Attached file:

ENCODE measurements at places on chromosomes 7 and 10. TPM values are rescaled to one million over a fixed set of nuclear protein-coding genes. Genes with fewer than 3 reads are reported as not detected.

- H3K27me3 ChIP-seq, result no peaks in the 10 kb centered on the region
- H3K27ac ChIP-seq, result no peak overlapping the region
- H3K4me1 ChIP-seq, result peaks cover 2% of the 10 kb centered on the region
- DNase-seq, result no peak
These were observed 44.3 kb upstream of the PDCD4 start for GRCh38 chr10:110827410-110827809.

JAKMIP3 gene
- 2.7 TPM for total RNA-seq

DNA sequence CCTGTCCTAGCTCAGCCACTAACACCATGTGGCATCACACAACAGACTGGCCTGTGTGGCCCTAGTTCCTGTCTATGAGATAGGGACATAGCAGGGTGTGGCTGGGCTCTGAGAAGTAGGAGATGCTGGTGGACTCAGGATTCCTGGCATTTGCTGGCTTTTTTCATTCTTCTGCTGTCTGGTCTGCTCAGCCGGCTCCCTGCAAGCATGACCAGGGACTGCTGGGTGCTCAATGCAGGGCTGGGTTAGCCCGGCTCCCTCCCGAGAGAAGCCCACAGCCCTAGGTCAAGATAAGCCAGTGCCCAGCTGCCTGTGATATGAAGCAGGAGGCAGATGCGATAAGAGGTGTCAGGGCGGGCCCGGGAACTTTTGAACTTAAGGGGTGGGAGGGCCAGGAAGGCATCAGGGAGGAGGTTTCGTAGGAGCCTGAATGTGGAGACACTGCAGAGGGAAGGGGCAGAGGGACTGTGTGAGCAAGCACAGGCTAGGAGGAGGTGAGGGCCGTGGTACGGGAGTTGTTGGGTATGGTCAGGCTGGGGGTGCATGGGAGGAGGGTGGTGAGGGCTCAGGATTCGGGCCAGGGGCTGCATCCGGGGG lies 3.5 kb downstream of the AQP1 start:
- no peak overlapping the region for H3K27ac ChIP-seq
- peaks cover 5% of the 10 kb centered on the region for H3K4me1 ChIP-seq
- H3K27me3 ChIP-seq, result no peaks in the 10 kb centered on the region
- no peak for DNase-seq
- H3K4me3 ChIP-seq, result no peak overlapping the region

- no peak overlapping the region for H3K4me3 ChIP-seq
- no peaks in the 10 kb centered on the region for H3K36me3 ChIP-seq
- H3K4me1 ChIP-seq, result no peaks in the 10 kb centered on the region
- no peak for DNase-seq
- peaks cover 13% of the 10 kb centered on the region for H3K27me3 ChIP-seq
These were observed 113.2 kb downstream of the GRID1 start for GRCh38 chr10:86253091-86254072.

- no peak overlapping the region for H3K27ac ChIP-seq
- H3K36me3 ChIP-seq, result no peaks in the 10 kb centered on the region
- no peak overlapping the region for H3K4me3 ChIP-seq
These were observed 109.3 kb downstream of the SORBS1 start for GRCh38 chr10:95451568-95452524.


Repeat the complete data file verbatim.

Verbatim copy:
ENCODE measurements at places on chromosomes 7 and 10. TPM values are rescaled to one million over a fixed set of nuclear protein-coding genes. Genes with fewer than 3 reads are reported as not detected.

- H3K27me3 ChIP-seq, result no peaks in the 10 kb centered on the region
- H3K27ac ChIP-seq, result no peak overlapping the region
- H3K4me1 ChIP-seq, result peaks cover 2% of the 10 kb centered on the region
- DNase-seq, result no peak
These were observed 44.3 kb upstream of the PDCD4 start for GRCh38 chr10:110827410-110827809.

JAKMIP3 gene
- 2.7 TPM for total RNA-seq

DNA sequence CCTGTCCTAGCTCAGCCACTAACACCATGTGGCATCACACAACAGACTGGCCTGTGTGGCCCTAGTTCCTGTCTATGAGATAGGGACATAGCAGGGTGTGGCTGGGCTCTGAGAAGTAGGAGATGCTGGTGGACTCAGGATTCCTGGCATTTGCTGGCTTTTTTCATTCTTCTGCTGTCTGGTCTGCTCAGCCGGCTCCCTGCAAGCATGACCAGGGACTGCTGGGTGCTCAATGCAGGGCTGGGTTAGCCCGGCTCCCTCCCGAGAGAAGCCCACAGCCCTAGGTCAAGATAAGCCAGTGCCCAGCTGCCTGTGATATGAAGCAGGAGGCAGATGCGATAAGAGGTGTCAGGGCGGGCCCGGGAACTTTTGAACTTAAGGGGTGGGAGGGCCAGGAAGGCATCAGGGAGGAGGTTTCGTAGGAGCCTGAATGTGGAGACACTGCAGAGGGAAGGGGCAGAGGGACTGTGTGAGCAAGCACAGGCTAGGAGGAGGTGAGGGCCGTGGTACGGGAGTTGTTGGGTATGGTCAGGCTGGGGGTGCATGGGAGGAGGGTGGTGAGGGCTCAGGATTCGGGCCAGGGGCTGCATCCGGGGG lies 3.5 kb downstream of the AQP1 start:
- no peak overlapping the region for H3K27ac ChIP-seq
- peaks cover 5% of the 10 kb centered on the region for H3K4me1 ChIP-seq
- H3K27me3 ChIP-seq, result no peaks in the 10 kb centered on the region
- no peak for DNase-seq
- H3K4me3 ChIP-seq, result no peak overlapping the region

- no peak overlapping the region for H3K4me3 ChIP-seq
- no peaks in the 10 kb centered on the region for H3K36me3 ChIP-seq
- H3K4me1 ChIP-seq, result no peaks in the 10 kb centered on the region
- no peak for DNase-seq
- peaks cover 13% of the 10 kb centered on the region for H3K27me3 ChIP-seq
These were observed 113.2 kb downstream of the GRID1 start for GRCh38 chr10:86253091-86254072.

- no peak overlapping the region for H3K27ac ChIP-seq
- H3K36me3 ChIP-seq, result no peaks in the 10 kb centered on the region
- no peak overlapping the region for H3K4me3 ChIP-seq
These were observed 109.3 kb downstream of the SORBS1 start for GRCh38 chr10:95451568-95452524.